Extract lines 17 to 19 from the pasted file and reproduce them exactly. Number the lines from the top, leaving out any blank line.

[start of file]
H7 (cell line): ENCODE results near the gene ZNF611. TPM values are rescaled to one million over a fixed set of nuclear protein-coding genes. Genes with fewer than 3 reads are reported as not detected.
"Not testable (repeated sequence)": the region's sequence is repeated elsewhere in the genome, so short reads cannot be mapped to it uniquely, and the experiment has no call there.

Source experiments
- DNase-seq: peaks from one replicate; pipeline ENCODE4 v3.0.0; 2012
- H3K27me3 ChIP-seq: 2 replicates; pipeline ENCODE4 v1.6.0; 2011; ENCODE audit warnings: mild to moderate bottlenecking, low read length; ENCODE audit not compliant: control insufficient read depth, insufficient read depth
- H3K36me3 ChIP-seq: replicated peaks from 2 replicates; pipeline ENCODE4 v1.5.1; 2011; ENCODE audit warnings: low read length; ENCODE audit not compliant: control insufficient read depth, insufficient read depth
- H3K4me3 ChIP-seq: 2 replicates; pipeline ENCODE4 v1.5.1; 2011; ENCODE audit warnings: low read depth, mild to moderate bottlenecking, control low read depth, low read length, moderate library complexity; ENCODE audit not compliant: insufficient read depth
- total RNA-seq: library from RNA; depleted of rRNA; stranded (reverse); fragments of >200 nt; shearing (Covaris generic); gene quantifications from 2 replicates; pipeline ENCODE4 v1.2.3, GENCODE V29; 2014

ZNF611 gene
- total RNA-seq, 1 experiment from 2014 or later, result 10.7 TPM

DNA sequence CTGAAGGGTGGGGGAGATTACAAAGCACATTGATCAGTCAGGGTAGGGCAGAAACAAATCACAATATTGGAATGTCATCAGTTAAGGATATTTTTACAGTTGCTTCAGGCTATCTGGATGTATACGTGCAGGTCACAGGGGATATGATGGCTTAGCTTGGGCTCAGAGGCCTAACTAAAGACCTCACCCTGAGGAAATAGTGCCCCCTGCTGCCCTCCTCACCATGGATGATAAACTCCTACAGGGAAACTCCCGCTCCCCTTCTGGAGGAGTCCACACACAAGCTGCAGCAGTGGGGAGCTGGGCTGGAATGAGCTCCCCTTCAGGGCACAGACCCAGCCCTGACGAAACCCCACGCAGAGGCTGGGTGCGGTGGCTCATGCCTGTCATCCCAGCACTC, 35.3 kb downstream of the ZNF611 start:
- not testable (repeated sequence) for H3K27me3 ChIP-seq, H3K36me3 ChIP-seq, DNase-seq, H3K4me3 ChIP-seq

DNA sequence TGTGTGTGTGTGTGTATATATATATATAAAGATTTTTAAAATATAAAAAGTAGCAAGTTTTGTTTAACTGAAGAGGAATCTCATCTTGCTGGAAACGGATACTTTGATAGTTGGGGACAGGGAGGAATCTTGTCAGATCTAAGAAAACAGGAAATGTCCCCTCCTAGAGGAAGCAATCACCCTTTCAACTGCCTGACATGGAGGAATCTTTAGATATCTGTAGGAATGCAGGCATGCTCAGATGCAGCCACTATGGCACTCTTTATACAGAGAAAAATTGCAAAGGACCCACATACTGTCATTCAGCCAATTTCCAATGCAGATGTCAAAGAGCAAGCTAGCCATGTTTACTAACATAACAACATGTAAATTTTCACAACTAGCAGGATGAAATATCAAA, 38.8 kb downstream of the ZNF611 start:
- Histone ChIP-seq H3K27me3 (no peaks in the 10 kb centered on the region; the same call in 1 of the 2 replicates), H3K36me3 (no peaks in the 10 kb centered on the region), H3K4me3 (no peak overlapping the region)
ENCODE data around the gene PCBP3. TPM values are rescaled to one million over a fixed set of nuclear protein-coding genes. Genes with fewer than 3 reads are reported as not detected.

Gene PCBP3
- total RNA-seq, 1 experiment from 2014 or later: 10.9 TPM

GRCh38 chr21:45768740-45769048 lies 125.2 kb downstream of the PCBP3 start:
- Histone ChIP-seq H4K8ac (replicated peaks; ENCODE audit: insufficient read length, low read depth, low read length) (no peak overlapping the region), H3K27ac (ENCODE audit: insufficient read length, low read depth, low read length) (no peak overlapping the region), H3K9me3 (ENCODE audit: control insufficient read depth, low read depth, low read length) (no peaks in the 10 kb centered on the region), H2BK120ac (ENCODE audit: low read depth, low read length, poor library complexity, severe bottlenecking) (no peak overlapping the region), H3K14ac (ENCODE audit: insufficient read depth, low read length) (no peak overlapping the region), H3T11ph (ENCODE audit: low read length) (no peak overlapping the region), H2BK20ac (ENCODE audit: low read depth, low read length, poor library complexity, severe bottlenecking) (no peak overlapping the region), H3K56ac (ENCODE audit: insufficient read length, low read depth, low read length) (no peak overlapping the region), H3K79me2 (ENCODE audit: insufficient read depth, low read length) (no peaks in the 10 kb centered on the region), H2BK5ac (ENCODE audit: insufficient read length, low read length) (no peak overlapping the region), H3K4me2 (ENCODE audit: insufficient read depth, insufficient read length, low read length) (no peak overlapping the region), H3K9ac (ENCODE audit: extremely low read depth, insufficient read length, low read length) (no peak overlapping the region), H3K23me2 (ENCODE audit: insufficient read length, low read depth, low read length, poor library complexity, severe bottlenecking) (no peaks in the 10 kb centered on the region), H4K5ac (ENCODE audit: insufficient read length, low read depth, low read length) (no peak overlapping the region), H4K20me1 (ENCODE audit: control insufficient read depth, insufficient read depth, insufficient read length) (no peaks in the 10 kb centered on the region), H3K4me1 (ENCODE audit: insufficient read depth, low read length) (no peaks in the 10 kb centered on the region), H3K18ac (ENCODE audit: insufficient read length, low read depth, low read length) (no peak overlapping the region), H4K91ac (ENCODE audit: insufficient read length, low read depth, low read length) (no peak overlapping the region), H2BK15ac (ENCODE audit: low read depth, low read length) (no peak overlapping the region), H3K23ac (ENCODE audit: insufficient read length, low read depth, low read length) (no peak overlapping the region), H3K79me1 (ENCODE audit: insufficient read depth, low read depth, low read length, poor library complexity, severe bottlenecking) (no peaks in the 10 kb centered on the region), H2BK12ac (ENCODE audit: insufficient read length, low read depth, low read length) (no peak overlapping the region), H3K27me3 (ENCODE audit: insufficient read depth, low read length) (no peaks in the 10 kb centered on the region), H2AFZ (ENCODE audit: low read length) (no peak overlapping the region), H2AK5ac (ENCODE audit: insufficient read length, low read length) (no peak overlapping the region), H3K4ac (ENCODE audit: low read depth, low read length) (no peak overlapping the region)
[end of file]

- total RNA-seq, 1 experiment from 2014 or later: 10.9 TPM

GRCh38 chr21:45768740-45769048 lies 125.2 kb downstream of the PCBP3 start:
- Histone ChIP-seq H4K8ac (replicated peaks; ENCODE audit: insufficient read length, low read depth, low read length) (no peak overlapping the region), H3K27ac (ENCODE audit: insufficient read length, low read depth, low read length) (no peak overlapping the region), H3K9me3 (ENCODE audit: control insufficient read depth, low read depth, low read length) (no peaks in the 10 kb centered on the region), H2BK120ac (ENCODE audit: low read depth, low read length, poor library complexity, severe bottlenecking) (no peak overlapping the region), H3K14ac (ENCODE audit: insufficient read depth, low read length) (no peak overlapping the region), H3T11ph (ENCODE audit: low read length) (no peak overlapping the region), H2BK20ac (ENCODE audit: low read depth, low read length, poor library complexity, severe bottlenecking) (no peak overlapping the region), H3K56ac (ENCODE audit: insufficient read length, low read depth, low read length) (no peak overlapping the region), H3K79me2 (ENCODE audit: insufficient read depth, low read length) (no peaks in the 10 kb centered on the region), H2BK5ac (ENCODE audit: insufficient read length, low read length) (no peak overlapping the region), H3K4me2 (ENCODE audit: insufficient read depth, insufficient read length, low read length) (no peak overlapping the region), H3K9ac (ENCODE audit: extremely low read depth, insufficient read length, low read length) (no peak overlapping the region), H3K23me2 (ENCODE audit: insufficient read length, low read depth, low read length, poor library complexity, severe bottlenecking) (no peaks in the 10 kb centered on the region), H4K5ac (ENCODE audit: insufficient read length, low read depth, low read length) (no peak overlapping the region), H4K20me1 (ENCODE audit: control insufficient read depth, insufficient read depth, insufficient read length) (no peaks in the 10 kb centered on the region), H3K4me1 (ENCODE audit: insufficient read depth, low read length) (no peaks in the 10 kb centered on the region), H3K18ac (ENCODE audit: insufficient read length, low read depth, low read length) (no peak overlapping the region), H4K91ac (ENCODE audit: insufficient read length, low read depth, low read length) (no peak overlapping the region), H2BK15ac (ENCODE audit: low read depth, low read length) (no peak overlapping the region), H3K23ac (ENCODE audit: insufficient read length, low read depth, low read length) (no peak overlapping the region), H3K79me1 (ENCODE audit: insufficient read depth, low read depth, low read length, poor library complexity, severe bottlenecking) (no peaks in the 10 kb centered on the region), H2BK12ac (ENCODE audit: insufficient read length, low read depth, low read length) (no peak overlapping the region), H3K27me3 (ENCODE audit: insufficient read depth, low read length) (no peaks in the 10 kb centered on the region), H2AFZ (ENCODE audit: low read length) (no peak overlapping the region), H2AK5ac (ENCODE audit: insufficient read length, low read length) (no peak overlapping the region), H3K4ac (ENCODE audit: low read depth, low read length) (no peak overlapping the region)